Therefore, I suggest that European leaders consider the draft plan of Minister Varoufakis seriously, and the Greek government should put aside its reservations for a new ESM programme. Certainly, European partners cannot accept everything and many election promises have to be reconsidered. But in my view, Greece made a good start by abandoning its earlier haircut demand, and reasonable compromises should be found on the other issues, including helping Greek debt sustainability without causing a net present value loss for euro-area creditors. In the meantime, the European Central Bank should keep the Greek financial system afloat: as argued by Karl Whelan, there are no strict rules on related issues, but discretionary decisions by the ECB Governing Council.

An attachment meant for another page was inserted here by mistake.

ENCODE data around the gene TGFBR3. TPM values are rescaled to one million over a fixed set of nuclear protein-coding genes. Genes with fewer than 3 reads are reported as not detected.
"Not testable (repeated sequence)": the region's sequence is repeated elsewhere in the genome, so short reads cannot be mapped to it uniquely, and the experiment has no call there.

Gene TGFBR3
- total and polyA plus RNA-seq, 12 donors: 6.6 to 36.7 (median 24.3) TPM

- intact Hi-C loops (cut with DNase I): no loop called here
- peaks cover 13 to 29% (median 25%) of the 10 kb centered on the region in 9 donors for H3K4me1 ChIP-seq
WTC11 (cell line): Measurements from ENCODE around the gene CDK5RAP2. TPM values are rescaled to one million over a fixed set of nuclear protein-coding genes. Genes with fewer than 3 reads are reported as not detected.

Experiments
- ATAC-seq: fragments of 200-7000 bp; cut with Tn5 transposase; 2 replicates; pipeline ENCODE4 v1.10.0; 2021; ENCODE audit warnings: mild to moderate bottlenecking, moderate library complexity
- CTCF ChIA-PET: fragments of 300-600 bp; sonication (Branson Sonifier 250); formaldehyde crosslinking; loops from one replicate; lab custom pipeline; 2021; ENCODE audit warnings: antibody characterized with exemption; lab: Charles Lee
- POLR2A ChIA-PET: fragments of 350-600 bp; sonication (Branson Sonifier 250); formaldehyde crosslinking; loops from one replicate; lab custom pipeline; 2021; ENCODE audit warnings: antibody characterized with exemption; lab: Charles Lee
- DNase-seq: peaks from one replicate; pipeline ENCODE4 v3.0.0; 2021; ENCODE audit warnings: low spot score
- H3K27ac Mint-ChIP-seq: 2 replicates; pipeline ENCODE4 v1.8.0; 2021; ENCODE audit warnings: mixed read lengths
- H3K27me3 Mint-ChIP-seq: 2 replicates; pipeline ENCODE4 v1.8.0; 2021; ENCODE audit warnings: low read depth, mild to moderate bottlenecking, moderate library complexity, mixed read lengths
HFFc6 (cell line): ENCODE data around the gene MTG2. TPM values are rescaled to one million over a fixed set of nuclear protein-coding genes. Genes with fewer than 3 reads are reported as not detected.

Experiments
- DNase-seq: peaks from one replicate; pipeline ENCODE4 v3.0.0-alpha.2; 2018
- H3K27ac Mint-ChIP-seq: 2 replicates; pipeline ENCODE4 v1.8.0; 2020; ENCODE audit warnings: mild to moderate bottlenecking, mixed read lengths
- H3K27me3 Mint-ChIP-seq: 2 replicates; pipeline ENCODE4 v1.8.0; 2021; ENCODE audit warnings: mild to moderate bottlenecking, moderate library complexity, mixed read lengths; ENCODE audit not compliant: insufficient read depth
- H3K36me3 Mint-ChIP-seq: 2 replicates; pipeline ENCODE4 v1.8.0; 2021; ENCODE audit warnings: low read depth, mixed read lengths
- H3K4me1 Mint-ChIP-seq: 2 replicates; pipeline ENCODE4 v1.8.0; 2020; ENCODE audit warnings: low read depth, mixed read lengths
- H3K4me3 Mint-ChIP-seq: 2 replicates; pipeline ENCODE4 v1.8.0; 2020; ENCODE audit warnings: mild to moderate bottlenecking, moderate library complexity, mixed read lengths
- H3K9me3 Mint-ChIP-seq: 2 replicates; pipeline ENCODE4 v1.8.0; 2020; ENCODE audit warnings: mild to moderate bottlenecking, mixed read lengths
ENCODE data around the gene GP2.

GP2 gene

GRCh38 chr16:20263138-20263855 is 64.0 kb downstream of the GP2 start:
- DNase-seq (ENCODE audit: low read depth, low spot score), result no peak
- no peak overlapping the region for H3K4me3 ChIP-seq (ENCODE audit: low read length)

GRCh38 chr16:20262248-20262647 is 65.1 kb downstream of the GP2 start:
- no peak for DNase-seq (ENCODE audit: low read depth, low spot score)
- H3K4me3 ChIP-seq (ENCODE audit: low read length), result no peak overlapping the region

This article was originally published on Bruegel Blog. Publication does not imply endorsement of views by the World Economic Forum.

To keep up with the Agenda subscribe to our weekly newsletter.

Author: Zsolt Darvas is the Senior Fellow of Bruegel.

Image: A European Union (E.U.) flag flutters in front of the monument of Parthenon on Acropolis hill in Athens June 17, 2012. REUTERS/John Kolesidis.